This undesired downward movement of the detent lever 44 on activation of the tightening means is avoided by the construction of the height adjuster shown in FIGS. 3 and 4.
Since for reasons of simplicity and economic mass production the height adjuster according to FIGS. 3 and 4 is substantially identical to the height adjuster according to FIG. 2, only the differences will be described in detail.
The detent lever 44 is pivotally mounted about a pivot axis 60, that is physically the pivot pin 62, in the slide 42 formed from two assembled plastic shells 42A, 42B. The pivot pin 62 extends through a bearing opening 64 of the detent lever 44. The bearing pin 62 can be integrally formed on the plastic shell 62A or inserted as steel pin into an opening thereof. In the plastic shell 42B a bearing opening 66 aligns with the bearing pin 62. The upper end of the pulling cable 26A does not engage the detent lever 44 but the slide 42. For this purpose the plastic shell 42B has a hooklike lug 68 to which the pulling cable 26A is attached. The bolt 46 secured to the detent lever 44 extends through an elongated opening 70 in the plastic shell 42B. The pressure spring 50 is received in two complementary approximately semicylindrical recesses 72, 74 in the plastic shells 42A, 42B.
It is apparent from FIG. 3 that the pivot axis 60 is offset forwardly in the travelling direction and upwardly with respect to the axis of the bolt 46. The magnitude of the forward offsetting in the travelling direction is designated in FIG. 3 by a. This amount a corresponds to a lever arm whose one end is defined by the vertical projection of the pivot axis 60 and whose other end is defined by the vertical projection of the axis of the bolt 46. On activation of the tightening means 32A (FIG. 1) a high vertically downwardly directed force acts on the bolt 46. Since this force acts simultaneously on the end of the lever of length a defined by the axis of the bolt 46 a turning moment is imparted on the detent lever 44 about the pivot axis 60 thereof. This turning moment results in a pivoting of the detent lever 44 in the clockwise direction in FIG. 3 and as a result the detent nose 56 is driven into the next available detent opening 54 in the rail 40. With the design-inherent dimensions of the vertical adjuster a magnitude a of the offsetting of about 7 to 15 mm, preferably about 10 mm, can easily be achieved and this gives adequate turning moment for the necessary pivot motion of the detent lever 44.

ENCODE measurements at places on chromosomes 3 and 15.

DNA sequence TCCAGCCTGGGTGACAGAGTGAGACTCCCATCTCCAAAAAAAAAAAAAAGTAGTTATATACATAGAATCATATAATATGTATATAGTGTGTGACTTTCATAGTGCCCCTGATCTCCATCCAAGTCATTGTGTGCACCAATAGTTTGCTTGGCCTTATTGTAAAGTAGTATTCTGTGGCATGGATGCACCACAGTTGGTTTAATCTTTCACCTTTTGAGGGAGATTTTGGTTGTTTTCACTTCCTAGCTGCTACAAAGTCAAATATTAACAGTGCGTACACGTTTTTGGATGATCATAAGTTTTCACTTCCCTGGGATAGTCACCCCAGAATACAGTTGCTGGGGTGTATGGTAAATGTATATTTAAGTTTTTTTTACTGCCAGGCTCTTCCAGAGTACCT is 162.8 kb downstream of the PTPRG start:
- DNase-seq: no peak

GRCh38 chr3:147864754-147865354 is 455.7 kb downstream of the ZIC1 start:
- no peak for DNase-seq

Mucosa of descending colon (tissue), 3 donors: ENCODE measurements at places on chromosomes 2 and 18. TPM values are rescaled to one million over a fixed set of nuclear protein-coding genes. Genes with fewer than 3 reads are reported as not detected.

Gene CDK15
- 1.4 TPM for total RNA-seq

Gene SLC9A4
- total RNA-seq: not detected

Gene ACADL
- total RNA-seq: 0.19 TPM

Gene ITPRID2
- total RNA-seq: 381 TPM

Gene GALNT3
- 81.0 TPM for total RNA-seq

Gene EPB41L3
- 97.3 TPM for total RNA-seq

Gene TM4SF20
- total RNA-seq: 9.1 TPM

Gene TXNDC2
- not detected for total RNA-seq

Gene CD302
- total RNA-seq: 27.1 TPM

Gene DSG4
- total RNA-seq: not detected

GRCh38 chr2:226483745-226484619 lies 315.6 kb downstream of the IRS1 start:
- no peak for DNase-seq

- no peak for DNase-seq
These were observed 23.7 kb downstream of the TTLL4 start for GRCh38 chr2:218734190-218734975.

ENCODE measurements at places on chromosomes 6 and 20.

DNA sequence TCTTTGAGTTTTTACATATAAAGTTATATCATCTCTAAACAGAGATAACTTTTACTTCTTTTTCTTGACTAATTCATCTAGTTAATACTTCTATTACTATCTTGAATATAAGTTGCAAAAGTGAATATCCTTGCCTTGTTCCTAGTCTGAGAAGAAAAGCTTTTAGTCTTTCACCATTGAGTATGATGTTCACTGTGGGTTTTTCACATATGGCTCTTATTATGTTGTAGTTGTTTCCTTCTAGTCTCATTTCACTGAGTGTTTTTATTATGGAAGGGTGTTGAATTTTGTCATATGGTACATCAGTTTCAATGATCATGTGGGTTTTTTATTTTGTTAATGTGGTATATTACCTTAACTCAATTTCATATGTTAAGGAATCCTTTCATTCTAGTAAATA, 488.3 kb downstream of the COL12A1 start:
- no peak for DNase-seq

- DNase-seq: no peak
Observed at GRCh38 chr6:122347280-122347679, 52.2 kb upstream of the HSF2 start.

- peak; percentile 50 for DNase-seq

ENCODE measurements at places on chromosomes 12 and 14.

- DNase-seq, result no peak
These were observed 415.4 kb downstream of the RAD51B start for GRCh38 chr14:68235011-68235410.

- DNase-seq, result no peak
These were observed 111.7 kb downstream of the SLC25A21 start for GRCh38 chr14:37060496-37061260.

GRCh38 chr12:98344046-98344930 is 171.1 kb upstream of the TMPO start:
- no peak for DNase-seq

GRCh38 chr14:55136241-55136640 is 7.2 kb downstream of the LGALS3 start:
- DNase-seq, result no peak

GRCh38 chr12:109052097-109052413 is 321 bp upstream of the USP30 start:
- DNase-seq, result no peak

The pivot axis 60 is vertically upwardly offset with respect to the axis of the bolt 46 by the amount b. Said amount b is of significance primarily for the pivot motion of the detent lever 44 into the engagement position under the action of the horizontal force component FH (FIG. 2). Even when no activation of the tightening means takes place the detent nose 56 of the detent lever 44 must drop into the next available detent opening 54 when the safety belt is stressed by forward displacement of the vehicle occupant. The horizontal forwardly directed force component FH (FIG. 2) then generates a turning moment in the clockwise direction about the pivot axis 60 with a leverage of length b. This turning moment causes the detent nose 56 of the detent lever 44 to be pivoted into engagement with the next available detent opening 54.
In FIG. 3 the detent lever 44 is illustrated with full lines in its rest position in which it is held by the pressure spring 50. In dashed lines in FIG. 3 the position of the detent lever 44 is shown into which it is moved by combined downward and pivot motion starting from the rest position illustrated. The detent nose 56 has dropped into the next available detent opening 54.
In the embodiment described the vertical adjuster 24 is coupled in constrained manner to the longitudinal adjustment of the vehicle seat 10. In another embodiment which is not shown in detail there is associated with the height adjuster an actuator drive which by a suitable operating and programming mechanism is controlled so that the suitable height is always set.
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|U.S. Classification||280/801.2, 297/468, 297/483|
|International Classification||B60R22/24, B60R22/46, B60R22/20|
|Cooperative Classification||B60R22/205, B60R2022/208, B60R22/4604|
|European Classification||B60R22/46A, B60R22/20B4|
|Mar 23, 1988||AS||Assignment|
Owner name: TRW REPA GMBH, INDUSTRIESTRASSE 20, 7077 ALFDORF /
Free format text: ASSIGNMENT OF ASSIGNORS INTEREST.;ASSIGNOR:FOHL, ARTUR;REEL/FRAME:004856/0409
Effective date: 19880317
Owner name: TRW REPA GMBH, A CORP. OF FED. REP. OF GERMANY,GER
Free format text: ASSIGNMENT OF ASSIGNORS INTEREST;ASSIGNOR:FOHL, ARTUR;REEL/FRAME:004856/0409
Effective date: 19880317
|Dec 23, 1992||FPAY||Fee payment|
Year of fee payment: 4
|Jan 7, 1997||FPAY||Fee payment|
Year of fee payment: 8
|Jan 2, 2001||FPAY||Fee payment|
Year of fee payment: 12